Information architecture is the way that we arrange the parts of something to make it understandable.
causes for confusing information. Too much information Not enough information Not the right information Some combination of these (eek!)
The most important thing I can teach you about information is that it isn't a thing. It's subjective, not objective. It's whatever a user interprets from the arrangement or sequence of things they encounter.
Knowing is not enough. Knowing too much can encourage us to procrastinate. There's a certain point when continuing to know at the expense of doing allows the mess to grow further.
To start to identify the mess you're facing, work through these questions: Users: Who are your intended users? What do you know about them? How can you get to know them better? How might they describe this mess? Stakeholders: Who are your stakeholders? What are their expectations? What are their thoughts about this mess? How might they describe it? Information: What interpretations are you dealing with? What information is being created through a lack of data or content? Current state: Are you dealing with too much information, not enough information, not the right information, or a combination of these?
When we don't define what good means for our stakeholders and users, we aren't using language to our advantage. Without a clear understanding of what is good, bad can come out of nowhere. And while you have to define what good means to create good information architecture, it's not just the architecture part that needs this kind of focus. Every decision you make should support what you've defined as good: from the words you choose to the tasks you enable, and everything in between.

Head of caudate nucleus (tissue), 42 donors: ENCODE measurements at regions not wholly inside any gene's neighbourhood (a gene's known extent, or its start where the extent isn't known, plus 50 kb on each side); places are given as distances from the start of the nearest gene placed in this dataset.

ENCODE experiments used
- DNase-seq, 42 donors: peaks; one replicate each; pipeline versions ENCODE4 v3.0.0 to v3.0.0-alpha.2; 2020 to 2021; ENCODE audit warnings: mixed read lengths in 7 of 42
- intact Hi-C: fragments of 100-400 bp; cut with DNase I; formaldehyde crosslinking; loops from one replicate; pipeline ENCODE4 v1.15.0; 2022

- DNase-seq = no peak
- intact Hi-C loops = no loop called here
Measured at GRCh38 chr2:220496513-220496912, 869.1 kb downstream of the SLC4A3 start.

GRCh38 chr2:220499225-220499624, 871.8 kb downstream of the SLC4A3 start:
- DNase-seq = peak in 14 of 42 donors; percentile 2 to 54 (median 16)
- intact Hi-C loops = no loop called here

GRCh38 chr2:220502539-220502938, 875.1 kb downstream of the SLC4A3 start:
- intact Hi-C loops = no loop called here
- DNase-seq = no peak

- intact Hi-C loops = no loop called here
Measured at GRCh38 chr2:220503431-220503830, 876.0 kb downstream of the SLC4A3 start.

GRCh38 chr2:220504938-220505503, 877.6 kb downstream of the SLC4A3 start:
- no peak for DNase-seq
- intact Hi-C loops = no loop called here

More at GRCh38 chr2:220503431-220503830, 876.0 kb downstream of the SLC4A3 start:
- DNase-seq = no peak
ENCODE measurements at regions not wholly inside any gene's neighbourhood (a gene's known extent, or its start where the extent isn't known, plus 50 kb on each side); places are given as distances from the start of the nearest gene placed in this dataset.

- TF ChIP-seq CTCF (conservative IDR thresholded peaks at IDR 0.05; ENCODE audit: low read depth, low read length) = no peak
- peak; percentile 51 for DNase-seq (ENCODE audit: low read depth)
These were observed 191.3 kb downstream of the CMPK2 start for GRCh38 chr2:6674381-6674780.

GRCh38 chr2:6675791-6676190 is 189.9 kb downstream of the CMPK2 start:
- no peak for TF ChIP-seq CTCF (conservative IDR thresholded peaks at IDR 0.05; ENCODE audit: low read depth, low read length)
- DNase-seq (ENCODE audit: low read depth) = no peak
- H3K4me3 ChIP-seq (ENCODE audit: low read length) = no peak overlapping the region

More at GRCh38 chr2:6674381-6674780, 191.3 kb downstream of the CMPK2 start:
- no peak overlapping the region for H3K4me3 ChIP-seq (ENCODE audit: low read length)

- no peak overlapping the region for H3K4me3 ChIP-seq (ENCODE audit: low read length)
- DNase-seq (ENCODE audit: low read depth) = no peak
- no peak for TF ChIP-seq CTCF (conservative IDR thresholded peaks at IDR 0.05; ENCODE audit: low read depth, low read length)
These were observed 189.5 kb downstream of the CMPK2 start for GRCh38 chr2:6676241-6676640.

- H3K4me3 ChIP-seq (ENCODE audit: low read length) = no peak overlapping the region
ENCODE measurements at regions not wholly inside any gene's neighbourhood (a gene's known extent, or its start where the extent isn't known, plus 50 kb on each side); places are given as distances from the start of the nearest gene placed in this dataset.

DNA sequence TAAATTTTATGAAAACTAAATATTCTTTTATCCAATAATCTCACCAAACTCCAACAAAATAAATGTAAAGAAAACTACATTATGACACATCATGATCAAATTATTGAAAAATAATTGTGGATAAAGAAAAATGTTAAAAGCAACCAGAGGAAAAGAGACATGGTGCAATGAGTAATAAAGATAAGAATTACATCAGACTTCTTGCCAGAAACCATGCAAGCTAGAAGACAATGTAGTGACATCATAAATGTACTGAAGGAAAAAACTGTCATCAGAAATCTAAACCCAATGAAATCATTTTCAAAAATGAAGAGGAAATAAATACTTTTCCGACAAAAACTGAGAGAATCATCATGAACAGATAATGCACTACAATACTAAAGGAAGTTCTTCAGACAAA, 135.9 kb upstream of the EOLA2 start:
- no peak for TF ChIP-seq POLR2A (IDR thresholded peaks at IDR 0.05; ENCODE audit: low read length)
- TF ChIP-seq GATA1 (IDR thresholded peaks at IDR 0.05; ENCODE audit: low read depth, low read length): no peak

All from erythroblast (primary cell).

The following exercise will help you state your intent and clarify your language with other people. First, choose a set of adjectives you want your users to use to describe what you're making. Then, choose a set of adjectives that you're okay with not being used to describe the same thing.
When you discuss a specific subject, you subconsciously reference part of a large internal map of what you know. Other people can't see this map. It only exists in your head, and it's called your mental model. When faced with a problem, you reference your mental model and try to organize the aspects and complexities of what you see into recognizable patterns. Your ongoing experience changes your mental model.
Your diagram ultimately needs to be tidy enough for stakeholders to understand and comment on it, while being flexible enough to update.
People often get in their own way by becoming overwhelmed with choices, choosing not to choose instead. Others are limited by frustration over things they can't change immediately or easily.
The way we choose to arrange a place changes how people intrepret and use it. We encode our intent through the clues we leave for users to know what we want them to do.
Imagine that on your first day at a new job every concept, process, and term you're taught is labeled with nonsense jargon. Now imagine the same first day, only everything you're shown has clear labels you can easily remember. Which second day would you want? We can be insecure or secure about the language we're expected to use. We all prefer security.
When we decide that a word or concept holds a specific meaning in a specific context, we are practicing ontology.
Don't "uh huh" your way through words you've never heard or don't understand. Instead, untangle acronyms and unfamiliar phrases. If someone uses a different word than you do, ask for clarification. Why do they use that word? Get them to explain it. Complexity tends to hide in minutiae.
A goal is something specific that you want to do. A well-defined goal has the following elements: Intent: What are the specific results you want to see for your efforts? Baseline: What points of reference can you use to compare your progress with where you are today? Progress: How will you measure movement towards or away from your goal?